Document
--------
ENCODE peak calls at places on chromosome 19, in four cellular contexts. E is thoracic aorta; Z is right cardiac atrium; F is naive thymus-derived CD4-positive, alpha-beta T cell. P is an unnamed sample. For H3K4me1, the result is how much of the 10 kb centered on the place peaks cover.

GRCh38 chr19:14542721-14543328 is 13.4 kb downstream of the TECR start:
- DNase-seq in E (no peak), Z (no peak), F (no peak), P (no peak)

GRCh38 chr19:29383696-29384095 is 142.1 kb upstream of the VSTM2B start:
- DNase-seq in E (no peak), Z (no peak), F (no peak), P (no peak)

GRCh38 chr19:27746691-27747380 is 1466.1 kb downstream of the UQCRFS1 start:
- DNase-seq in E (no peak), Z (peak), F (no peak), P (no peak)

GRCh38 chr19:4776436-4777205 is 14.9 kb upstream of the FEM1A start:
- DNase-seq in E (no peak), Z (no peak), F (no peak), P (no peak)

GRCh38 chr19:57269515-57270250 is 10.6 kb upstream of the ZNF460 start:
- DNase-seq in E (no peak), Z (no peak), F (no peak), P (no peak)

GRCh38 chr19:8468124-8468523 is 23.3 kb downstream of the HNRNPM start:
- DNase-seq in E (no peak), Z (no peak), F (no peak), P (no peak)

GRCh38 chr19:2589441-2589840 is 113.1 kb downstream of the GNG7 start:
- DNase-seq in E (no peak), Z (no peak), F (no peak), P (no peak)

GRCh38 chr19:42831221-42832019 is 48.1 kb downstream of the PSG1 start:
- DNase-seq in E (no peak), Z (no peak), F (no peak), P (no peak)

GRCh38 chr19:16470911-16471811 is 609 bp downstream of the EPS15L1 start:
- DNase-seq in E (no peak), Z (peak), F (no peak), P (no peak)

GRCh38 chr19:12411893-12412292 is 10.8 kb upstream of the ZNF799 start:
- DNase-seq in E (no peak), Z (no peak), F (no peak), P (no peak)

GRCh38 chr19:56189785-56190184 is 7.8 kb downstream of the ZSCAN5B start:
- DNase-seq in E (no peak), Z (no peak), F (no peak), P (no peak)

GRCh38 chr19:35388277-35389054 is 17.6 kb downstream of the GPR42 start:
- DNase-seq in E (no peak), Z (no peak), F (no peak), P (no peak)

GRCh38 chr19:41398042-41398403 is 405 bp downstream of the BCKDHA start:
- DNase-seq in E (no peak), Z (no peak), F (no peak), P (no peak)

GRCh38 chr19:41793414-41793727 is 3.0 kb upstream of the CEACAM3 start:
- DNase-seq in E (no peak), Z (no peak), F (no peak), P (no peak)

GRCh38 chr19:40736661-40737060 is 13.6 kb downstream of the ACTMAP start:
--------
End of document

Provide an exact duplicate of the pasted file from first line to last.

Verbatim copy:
ENCODE peak calls at places on chromosome 19, in four cellular contexts. E is thoracic aorta; Z is right cardiac atrium; F is naive thymus-derived CD4-positive, alpha-beta T cell. P is an unnamed sample. For H3K4me1, the result is how much of the 10 kb centered on the place peaks cover.

GRCh38 chr19:14542721-14543328 is 13.4 kb downstream of the TECR start:
- DNase-seq in E (no peak), Z (no peak), F (no peak), P (no peak)

GRCh38 chr19:29383696-29384095 is 142.1 kb upstream of the VSTM2B start:
- DNase-seq in E (no peak), Z (no peak), F (no peak), P (no peak)

GRCh38 chr19:27746691-27747380 is 1466.1 kb downstream of the UQCRFS1 start:
- DNase-seq in E (no peak), Z (peak), F (no peak), P (no peak)

GRCh38 chr19:4776436-4777205 is 14.9 kb upstream of the FEM1A start:
- DNase-seq in E (no peak), Z (no peak), F (no peak), P (no peak)

GRCh38 chr19:57269515-57270250 is 10.6 kb upstream of the ZNF460 start:
- DNase-seq in E (no peak), Z (no peak), F (no peak), P (no peak)

GRCh38 chr19:8468124-8468523 is 23.3 kb downstream of the HNRNPM start:
- DNase-seq in E (no peak), Z (no peak), F (no peak), P (no peak)

GRCh38 chr19:2589441-2589840 is 113.1 kb downstream of the GNG7 start:
- DNase-seq in E (no peak), Z (no peak), F (no peak), P (no peak)

GRCh38 chr19:42831221-42832019 is 48.1 kb downstream of the PSG1 start:
- DNase-seq in E (no peak), Z (no peak), F (no peak), P (no peak)

GRCh38 chr19:16470911-16471811 is 609 bp downstream of the EPS15L1 start:
- DNase-seq in E (no peak), Z (peak), F (no peak), P (no peak)

GRCh38 chr19:12411893-12412292 is 10.8 kb upstream of the ZNF799 start:
- DNase-seq in E (no peak), Z (no peak), F (no peak), P (no peak)

GRCh38 chr19:56189785-56190184 is 7.8 kb downstream of the ZSCAN5B start:
- DNase-seq in E (no peak), Z (no peak), F (no peak), P (no peak)

GRCh38 chr19:35388277-35389054 is 17.6 kb downstream of the GPR42 start:
- DNase-seq in E (no peak), Z (no peak), F (no peak), P (no peak)

GRCh38 chr19:41398042-41398403 is 405 bp downstream of the BCKDHA start:
- DNase-seq in E (no peak), Z (no peak), F (no peak), P (no peak)

GRCh38 chr19:41793414-41793727 is 3.0 kb upstream of the CEACAM3 start:
- DNase-seq in E (no peak), Z (no peak), F (no peak), P (no peak)

GRCh38 chr19:40736661-40737060 is 13.6 kb downstream of the ACTMAP start: